I did manage to catch a couple of keeper size bass, just enough for a meal. I was really fishing for speckled perch but these two happened to take a liking to my mini spinner bait. They’re fun to catch on the ultra light spinning gear I’m using and since Nancy had suggested she was wanting some fresh fish, easy choice. To calibrate the pictures for you, these guys are about 2 pounds each. About a pound of that ends up in fillets and the rest becomes fertilizer. I guess you could say the bass carcasses end up as cauliflower.

We’re heading to SC Friday to spend the weekend celebrating Lindsay’s graduation. She earned a PhD from UNCC last semester. It’s a 7 hour drive so we’ll leave here Friday morning to get there before dark. We’re staying with Lindsay and Charles in Rock Hill then with Nancy and Ali in Spartanburg on Sunday. Back to Barberville Monday. Should be a nice trip and we’re looking forward to it. Nancy has a few surprises sewn up for the youngest ladies.

The end of the green beans is in sight. Production is falling off even though the weather is holding up nicely. By falling off I mean I can pick two or three handfuls every other day instead of daily. We have enough in the freezer to carry us through the winter until next bean season. I think that particular piece of soil will transition over to a lettuce patch. I put some new seeds in a container this past weekend and they should be ready to plant seedlings just about the time the beans have played out completely. Anything you plant after beans really makes out well because the beans leave the soil nitrogen rich so I like to follow them up with something green and leafy.

Remember the Broccoli picture a few posts back. I think it said ready in two weeks. Wrong. It went from 5” across to 8” across in two days and is heading for the table tomorrow night. Check the difference in the pic’s. Less than 72 hours separate those shots of the same plant. I guess I forgot just how fast these mature. Also did the second large collard green pick, less than a week from the last one. I also misjudged the peas. They’re really difficult to see in the foliage but on closer examination, there were several ready for picking. That means a full meal’s worth by this weekend. Too bad we won’t be here.

Ready to Pick
Ready to Pick
Ready to Eat
Ready to Eat

Plenty of Veggies

Broccoli next week
Broccoli next week
Cabbage next week
Cabbage next week
Peas for New Year's
Peas for New Year's
Swiss Chard now
Swiss Chard now

The pictures show some progress in the garden. Within the next two weeks, we’ll start the serious harvesting and be eating all of our salads, soups, and veggies from the garden until early next summer. To calibrate you, the pea bushes are 40” tall and the broccoli head is 5” across. The cabbage is a heritage variety called Jersey Wakefield which puts out a conical shaped head, not the traditional globe shape. I grow both styles but people, ourselves included, like the Wakefield best. Then there’s Swiss Chard, green tomatoes, and a patch that includes Chinese cabbage, carrots, and onions. There’s lots not yet ready for pictures. If you think all these pictures are here because I don’t have any good fish pictures, you’d be right. Still catching lots of fish but nothing picture worthy.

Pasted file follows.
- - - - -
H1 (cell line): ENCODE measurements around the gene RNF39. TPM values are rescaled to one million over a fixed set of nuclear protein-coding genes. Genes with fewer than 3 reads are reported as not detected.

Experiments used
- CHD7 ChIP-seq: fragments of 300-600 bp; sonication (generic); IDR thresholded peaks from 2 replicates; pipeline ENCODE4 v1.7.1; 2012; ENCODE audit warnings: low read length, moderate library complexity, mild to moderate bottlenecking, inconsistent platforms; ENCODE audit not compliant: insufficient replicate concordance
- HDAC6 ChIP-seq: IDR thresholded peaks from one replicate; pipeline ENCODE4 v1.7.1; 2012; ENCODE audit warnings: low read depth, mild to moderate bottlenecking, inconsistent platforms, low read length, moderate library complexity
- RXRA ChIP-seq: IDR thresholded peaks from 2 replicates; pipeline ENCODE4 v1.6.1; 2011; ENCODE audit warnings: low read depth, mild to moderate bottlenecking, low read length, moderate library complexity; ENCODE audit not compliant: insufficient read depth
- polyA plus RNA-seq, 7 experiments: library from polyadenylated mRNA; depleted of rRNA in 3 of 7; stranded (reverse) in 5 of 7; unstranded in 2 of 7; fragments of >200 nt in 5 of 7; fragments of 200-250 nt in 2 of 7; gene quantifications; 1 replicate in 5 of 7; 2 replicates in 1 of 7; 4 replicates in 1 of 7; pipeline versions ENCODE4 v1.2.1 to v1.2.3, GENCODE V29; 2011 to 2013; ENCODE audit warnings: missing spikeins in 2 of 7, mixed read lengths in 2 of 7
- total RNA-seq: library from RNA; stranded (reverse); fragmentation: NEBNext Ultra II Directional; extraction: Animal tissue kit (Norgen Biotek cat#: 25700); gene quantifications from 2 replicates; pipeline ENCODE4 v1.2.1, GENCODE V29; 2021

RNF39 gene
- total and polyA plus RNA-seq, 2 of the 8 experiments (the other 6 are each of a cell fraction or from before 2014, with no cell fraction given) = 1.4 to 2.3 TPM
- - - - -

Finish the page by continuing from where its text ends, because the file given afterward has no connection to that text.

I’ve mentioned that the lake is quite low which is generating strong lily pad growth. The other change is that the water is crystal clear. Not sure exactly why that is but it’s clear enough that I can see fish strike my spinner bait with the lure 20′ out from the boat and 3′ under water. The other interesting fact is that fish, bass particularly, adapt their own coloring to match the water. The St. John’s River is really dark, tannic water and the bass you catch are almost black. You can look at a string of bass caught in the St. John’s and tell immediately where they were caught. At the other end of the spectrum, if you fish a quarry, as in an old phosphate pit, the fish are chalk white. The fish out of our lake are now much lighter and brighter than in past years. I’ve always thought it was tougher fishing in clear water because the fish can see you easier but with the poke boat, the low profile and quiet propulsion, the clear water doesn’t seem to be a problem.

Had an interesting wildlife encounter while out fishing today. I don’t think it’s related to the condition of the lake but who knows. I saw two birds that I thought were Snowy Egrets flying over the lake – not unusual. A while later I came across the same birds perched on a fence post that extended into the lake and noticed that they were not Egrets but rather Ibises. They are about the same size and have the same snowy, white coloring but they have a very distinctive curved beak. We don’t see them here very often, if ever. I got within about 50′ of them before they started honking and asking me to keep my distance. The honk is really different and sounds like a goose, not a sound you’d expect to come from such a showy bird. I respected their privacy and paddled quietly away. Hope they stay.

If you ever wondered where Barney Fife went after he left Mayberry, he’s alive and well working at the Barberville Post Office. No kidding, when you walk in, there he is. Same hair cut, same glasses, same personality and most unsettling, his voice. It’s got to be him. He’s going by the name Ray but…. I actually go in and chat him up just to see if he slips up and reveals his true identity or drops a little insider information on Andy or Opy.